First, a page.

§ Mr. Gareth Wardell (Gower)
I beg to move,That leave be given to bring in a Bill to amend the law relating to the supply of unroadworthy motor vehicles and trailers and the alteration of vehicles so as to render them unroadworthy; to regulate the manner and circumstances in which vehicles may be supplied, repaired and serviced; to regulate the way in which mileage information relating to motor vehicles is recorded; and for connected purposes.
The purpose of the Bill is to protect the consumer from those motor traders who practise dishonesty, deception and fraud. This is by no means all motor traders, and I wish to say at the outset that national organisations such as the Society of Motor Manufacturers and Traders and the Vehicle Builders and Repairers Association have contributed to consultations about the Bill and support the proposed measures. Dishonesty, deception and fraud are, however, rife in the motor trade and the time is long overdue when these problems should be tackled by legislation.
Each year, 7.5 million second-hand cars are sold, half of them through the motor trade. The Institute of Trading Standards Administration reports that three out of every four of these cars will be sold in an unroadworthy condition. The law requires and consumers expect that vehicles offered for sale are safe to be on the road. The Bill does not create a new offence or impose onerous restrictions on the trade, but, as was recommended in the North report, through the amendment of section 75 of the Road Traffic Act 1988, the law, and the rights and exceptions of consumers, will he strengthened and made more effective.
Trading standards officers are responsible for consumer safety in almost everything from disposable napkins to funerals, yet, because cars are exempt from the provisions of the Consumer Protection Act 1987, the customer buying a car—probably one of the most expensive undertakings after home buying—enjoys much less protection. The Bill therefore proposes to give trading standards officers powers to inspect used cars for sale on garage forecourts to check that they are roadworthy. If a vehicle offered for sale is not roadworthy, the dealer must indicate this on the vehicle's windscreen and documentation.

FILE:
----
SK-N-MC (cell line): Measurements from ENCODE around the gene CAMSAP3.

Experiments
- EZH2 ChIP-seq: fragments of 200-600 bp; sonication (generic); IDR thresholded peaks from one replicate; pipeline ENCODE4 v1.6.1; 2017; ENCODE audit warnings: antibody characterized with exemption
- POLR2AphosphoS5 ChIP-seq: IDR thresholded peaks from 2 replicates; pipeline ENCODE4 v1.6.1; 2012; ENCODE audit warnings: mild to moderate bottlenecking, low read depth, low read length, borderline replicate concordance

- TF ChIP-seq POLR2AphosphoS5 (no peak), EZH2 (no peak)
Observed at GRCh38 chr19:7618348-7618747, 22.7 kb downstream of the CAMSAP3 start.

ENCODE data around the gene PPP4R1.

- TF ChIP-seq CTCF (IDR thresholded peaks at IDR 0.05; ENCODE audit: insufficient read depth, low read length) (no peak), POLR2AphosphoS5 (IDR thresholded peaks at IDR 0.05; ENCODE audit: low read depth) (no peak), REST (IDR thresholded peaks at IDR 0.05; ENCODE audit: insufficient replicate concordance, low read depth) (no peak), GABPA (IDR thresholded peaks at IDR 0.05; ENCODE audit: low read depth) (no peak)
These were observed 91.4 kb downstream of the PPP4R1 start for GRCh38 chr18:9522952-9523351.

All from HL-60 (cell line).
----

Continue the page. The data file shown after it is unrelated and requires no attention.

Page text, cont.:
These steps would mean that the motor trade and the sale of used cars would be covered by laws similar to those already operating for other goods under the Consumer Protection Act. Too often, consumers are sold cars that are potential death traps to both owners and other road users.
The provisions of the Bill will also apply to hire vehicles. In a survey of 12 hire companies in Mid Glamorgan trading standards officers found that 13 of the 16 vans and tipper trucks examined, including vans used for furniture removal and waste disposal trucks, were unroadworthy. They were so unsafe that they were banned from the county's roads. Only one vehicle had no faults at all. Companies that use hire facilities may well be unwittingly putting their employees at risk.
The Bill also tackles another problem, the sale of so-called insurance write-offs. An old horse racing practice consisted of switching two identical horses immediately before the start of the race to beat the bookies and punters. 780 It was called "ringing". The ringing of cars is now big business, and its success depends upon the present unsatisfactory arrangements for dealing with write-offs.
When a severely damaged car is sold, the vehicle registration documents go with it. If the wreck is purchased by a criminal he will then steal a car of the same year, model and colour, switch the wreck's registration, chassis and engine numbers to the stolen car and openly sell his stolen vehicle for the full market price with a "clean" registration document. That is today's ringing.